Sunday, September 20, 2009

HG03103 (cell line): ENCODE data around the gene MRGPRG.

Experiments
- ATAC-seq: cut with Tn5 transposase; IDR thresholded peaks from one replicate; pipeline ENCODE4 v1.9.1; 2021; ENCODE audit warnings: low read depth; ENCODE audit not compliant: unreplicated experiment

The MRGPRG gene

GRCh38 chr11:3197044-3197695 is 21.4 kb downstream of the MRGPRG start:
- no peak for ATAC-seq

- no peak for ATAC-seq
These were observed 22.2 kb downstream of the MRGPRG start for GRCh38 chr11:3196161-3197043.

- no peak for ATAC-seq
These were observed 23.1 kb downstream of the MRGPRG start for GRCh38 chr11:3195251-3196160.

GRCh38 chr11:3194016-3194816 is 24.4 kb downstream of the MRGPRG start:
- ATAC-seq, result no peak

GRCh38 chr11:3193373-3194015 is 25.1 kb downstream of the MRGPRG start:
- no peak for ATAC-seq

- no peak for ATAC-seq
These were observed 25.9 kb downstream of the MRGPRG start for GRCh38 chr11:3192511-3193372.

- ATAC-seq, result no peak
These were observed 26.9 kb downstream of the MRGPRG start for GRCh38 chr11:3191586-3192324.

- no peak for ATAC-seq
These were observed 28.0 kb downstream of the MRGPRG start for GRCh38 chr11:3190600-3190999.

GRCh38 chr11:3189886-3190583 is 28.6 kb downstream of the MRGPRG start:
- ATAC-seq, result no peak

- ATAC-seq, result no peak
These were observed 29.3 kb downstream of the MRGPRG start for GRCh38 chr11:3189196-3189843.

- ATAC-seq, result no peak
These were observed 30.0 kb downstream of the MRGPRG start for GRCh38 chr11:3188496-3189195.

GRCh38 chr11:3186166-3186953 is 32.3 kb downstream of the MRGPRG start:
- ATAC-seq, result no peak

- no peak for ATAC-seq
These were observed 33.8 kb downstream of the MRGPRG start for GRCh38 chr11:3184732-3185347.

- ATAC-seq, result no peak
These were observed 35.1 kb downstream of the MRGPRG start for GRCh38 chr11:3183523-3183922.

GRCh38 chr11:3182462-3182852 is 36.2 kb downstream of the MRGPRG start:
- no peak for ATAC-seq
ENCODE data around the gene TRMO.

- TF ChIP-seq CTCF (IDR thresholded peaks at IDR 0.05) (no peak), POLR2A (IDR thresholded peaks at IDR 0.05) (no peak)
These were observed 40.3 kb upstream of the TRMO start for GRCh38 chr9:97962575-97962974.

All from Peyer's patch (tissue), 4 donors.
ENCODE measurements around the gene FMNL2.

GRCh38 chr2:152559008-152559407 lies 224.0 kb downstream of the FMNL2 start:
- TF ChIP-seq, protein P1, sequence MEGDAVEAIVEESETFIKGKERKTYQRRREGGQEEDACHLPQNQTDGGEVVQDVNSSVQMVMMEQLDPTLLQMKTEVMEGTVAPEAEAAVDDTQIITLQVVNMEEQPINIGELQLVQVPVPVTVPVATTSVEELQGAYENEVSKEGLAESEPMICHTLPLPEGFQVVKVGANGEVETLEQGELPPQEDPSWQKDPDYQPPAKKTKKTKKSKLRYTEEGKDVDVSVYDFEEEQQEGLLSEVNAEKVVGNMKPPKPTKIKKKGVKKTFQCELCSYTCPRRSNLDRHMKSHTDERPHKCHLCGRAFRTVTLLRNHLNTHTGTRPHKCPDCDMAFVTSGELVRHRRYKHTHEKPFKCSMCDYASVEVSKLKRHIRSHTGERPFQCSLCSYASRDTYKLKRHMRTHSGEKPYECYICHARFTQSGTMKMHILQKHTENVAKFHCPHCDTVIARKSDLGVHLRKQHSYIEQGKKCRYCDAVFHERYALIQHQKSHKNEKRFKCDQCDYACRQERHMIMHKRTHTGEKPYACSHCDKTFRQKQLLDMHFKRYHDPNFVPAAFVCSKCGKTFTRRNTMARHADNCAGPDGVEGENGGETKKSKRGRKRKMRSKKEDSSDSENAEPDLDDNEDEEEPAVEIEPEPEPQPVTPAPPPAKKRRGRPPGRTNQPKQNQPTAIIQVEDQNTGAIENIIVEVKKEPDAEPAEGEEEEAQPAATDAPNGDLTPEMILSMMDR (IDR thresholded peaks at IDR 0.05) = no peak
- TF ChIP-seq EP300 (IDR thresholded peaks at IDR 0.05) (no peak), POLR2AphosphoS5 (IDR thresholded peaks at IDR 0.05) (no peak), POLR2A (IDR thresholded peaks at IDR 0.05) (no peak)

As I sat at my computer checking email today, I was listening to a movie my husband had on the TV. It was the Ashley Judd movie "Double Jeopardy." I have seen this movie multiple times, but I had not seen it since becoming a mother. Pre-motherhood, I thought that the big tragedy in this movie was that this woman was framed for the murder of her husband, only to find out from prison that he wasn't really dead. Since becoming a mother, I have decided that the true tragedy is that this woman had to live separated from her young son, even though she had done nothing wrong. There was a scene where the woman taking care of her son brings him to visit her in prison and as he sings his ABCs to her (which he had just learned), they place their hands on the glass, trying to touch each other with this clear barricade blocking them. Pre-motherhood? "Oh, that's too bad." Post-motherhood? Sob city. This whole new vulnerable place opened up in my heart when I gave birth, and that place cannot imagine the unfathomable. What on earth would I do if I were kept from my kids? I cannot even wrap my brain around this at all. As I'm thinking about this and shuddering, I overhear Ashley Judd's character say to a fellow prisoner, "They say that even if a baby is separated from his mother at birth, he still recognizes her voice years later. Do you think that's true?" She was worried that after she got out of prison, her own son wouldn't know her. Again - I can't even go there in my head. But that got me thinking even further. If I cannot handle even the mere thought of being separated from my kids, how much more does it pain God to be separated from His? That being said, do you think that even if they have never really known Him before, once they hear His voice, do they recognize it? The answer is right there in the Bible: "My sheep hear My voice and they know Me." As I think about this scripture, I get a visual picture of my 5-week-old son when he's hungry. No matter who is holding him, when he is hungry, he roots around, searching to be fed. Inevitably, whoever holds an infant who is breastfed will say, "Sorry, buddy, I can't help you," or, "I can't do anything for you, little guy," and the baby will cry and cry until he gets to his mother. Once he hears Mommy, he calms right down because he knows that he is about to be fed. Perhaps those lost children of God are just rooting, searching to be fed. They may initially spend time with those who can't do anything for them before finally getting to the One who can fill them up. I pray that, even as a housewife and mother, I can help direct some of those lost children to the best parent there is.